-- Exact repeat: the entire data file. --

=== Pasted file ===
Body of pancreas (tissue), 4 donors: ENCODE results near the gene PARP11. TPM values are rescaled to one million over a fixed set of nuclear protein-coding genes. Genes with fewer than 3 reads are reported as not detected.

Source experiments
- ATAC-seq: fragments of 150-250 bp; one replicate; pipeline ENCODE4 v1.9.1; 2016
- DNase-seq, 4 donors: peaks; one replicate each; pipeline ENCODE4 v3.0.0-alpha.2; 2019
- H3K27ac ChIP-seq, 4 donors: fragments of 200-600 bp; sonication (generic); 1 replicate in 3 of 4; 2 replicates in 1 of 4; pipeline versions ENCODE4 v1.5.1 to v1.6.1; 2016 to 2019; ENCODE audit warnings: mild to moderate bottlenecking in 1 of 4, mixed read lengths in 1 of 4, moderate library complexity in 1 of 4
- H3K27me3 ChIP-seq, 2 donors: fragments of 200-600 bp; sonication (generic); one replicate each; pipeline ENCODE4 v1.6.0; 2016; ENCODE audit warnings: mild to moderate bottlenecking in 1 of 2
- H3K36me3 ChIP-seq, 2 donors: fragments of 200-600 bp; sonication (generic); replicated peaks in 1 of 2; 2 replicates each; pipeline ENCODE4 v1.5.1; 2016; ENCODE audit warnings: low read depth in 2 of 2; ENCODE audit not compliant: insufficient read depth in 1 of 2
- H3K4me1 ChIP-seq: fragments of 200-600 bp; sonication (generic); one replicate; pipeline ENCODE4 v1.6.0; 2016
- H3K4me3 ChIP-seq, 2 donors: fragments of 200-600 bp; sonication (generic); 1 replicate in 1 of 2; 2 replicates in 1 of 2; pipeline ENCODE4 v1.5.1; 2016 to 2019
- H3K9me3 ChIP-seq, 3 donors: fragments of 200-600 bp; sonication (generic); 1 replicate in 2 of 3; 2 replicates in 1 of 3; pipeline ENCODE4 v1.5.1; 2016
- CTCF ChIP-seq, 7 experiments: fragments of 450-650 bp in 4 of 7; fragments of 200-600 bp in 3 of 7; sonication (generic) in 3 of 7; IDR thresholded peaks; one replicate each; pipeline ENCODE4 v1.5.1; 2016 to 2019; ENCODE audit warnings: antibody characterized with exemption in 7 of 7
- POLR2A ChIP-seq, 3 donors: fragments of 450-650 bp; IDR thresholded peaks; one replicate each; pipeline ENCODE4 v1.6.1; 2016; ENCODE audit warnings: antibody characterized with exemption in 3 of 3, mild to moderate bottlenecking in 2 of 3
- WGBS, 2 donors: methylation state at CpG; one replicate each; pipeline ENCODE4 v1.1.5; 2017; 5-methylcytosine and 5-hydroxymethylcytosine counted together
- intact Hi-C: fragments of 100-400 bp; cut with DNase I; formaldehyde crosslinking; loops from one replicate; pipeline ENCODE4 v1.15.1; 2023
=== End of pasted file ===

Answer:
Body of pancreas (tissue), 4 donors: ENCODE results near the gene PARP11. TPM values are rescaled to one million over a fixed set of nuclear protein-coding genes. Genes with fewer than 3 reads are reported as not detected.

Source experiments
- ATAC-seq: fragments of 150-250 bp; one replicate; pipeline ENCODE4 v1.9.1; 2016
- DNase-seq, 4 donors: peaks; one replicate each; pipeline ENCODE4 v3.0.0-alpha.2; 2019
- H3K27ac ChIP-seq, 4 donors: fragments of 200-600 bp; sonication (generic); 1 replicate in 3 of 4; 2 replicates in 1 of 4; pipeline versions ENCODE4 v1.5.1 to v1.6.1; 2016 to 2019; ENCODE audit warnings: mild to moderate bottlenecking in 1 of 4, mixed read lengths in 1 of 4, moderate library complexity in 1 of 4
- H3K27me3 ChIP-seq, 2 donors: fragments of 200-600 bp; sonication (generic); one replicate each; pipeline ENCODE4 v1.6.0; 2016; ENCODE audit warnings: mild to moderate bottlenecking in 1 of 2
- H3K36me3 ChIP-seq, 2 donors: fragments of 200-600 bp; sonication (generic); replicated peaks in 1 of 2; 2 replicates each; pipeline ENCODE4 v1.5.1; 2016; ENCODE audit warnings: low read depth in 2 of 2; ENCODE audit not compliant: insufficient read depth in 1 of 2
- H3K4me1 ChIP-seq: fragments of 200-600 bp; sonication (generic); one replicate; pipeline ENCODE4 v1.6.0; 2016
- H3K4me3 ChIP-seq, 2 donors: fragments of 200-600 bp; sonication (generic); 1 replicate in 1 of 2; 2 replicates in 1 of 2; pipeline ENCODE4 v1.5.1; 2016 to 2019
- H3K9me3 ChIP-seq, 3 donors: fragments of 200-600 bp; sonication (generic); 1 replicate in 2 of 3; 2 replicates in 1 of 3; pipeline ENCODE4 v1.5.1; 2016
- CTCF ChIP-seq, 7 experiments: fragments of 450-650 bp in 4 of 7; fragments of 200-600 bp in 3 of 7; sonication (generic) in 3 of 7; IDR thresholded peaks; one replicate each; pipeline ENCODE4 v1.5.1; 2016 to 2019; ENCODE audit warnings: antibody characterized with exemption in 7 of 7
- POLR2A ChIP-seq, 3 donors: fragments of 450-650 bp; IDR thresholded peaks; one replicate each; pipeline ENCODE4 v1.6.1; 2016; ENCODE audit warnings: antibody characterized with exemption in 3 of 3, mild to moderate bottlenecking in 2 of 3
- WGBS, 2 donors: methylation state at CpG; one replicate each; pipeline ENCODE4 v1.1.5; 2017; 5-methylcytosine and 5-hydroxymethylcytosine counted together
- intact Hi-C: fragments of 100-400 bp; cut with DNase I; formaldehyde crosslinking; loops from one replicate; pipeline ENCODE4 v1.15.1; 2023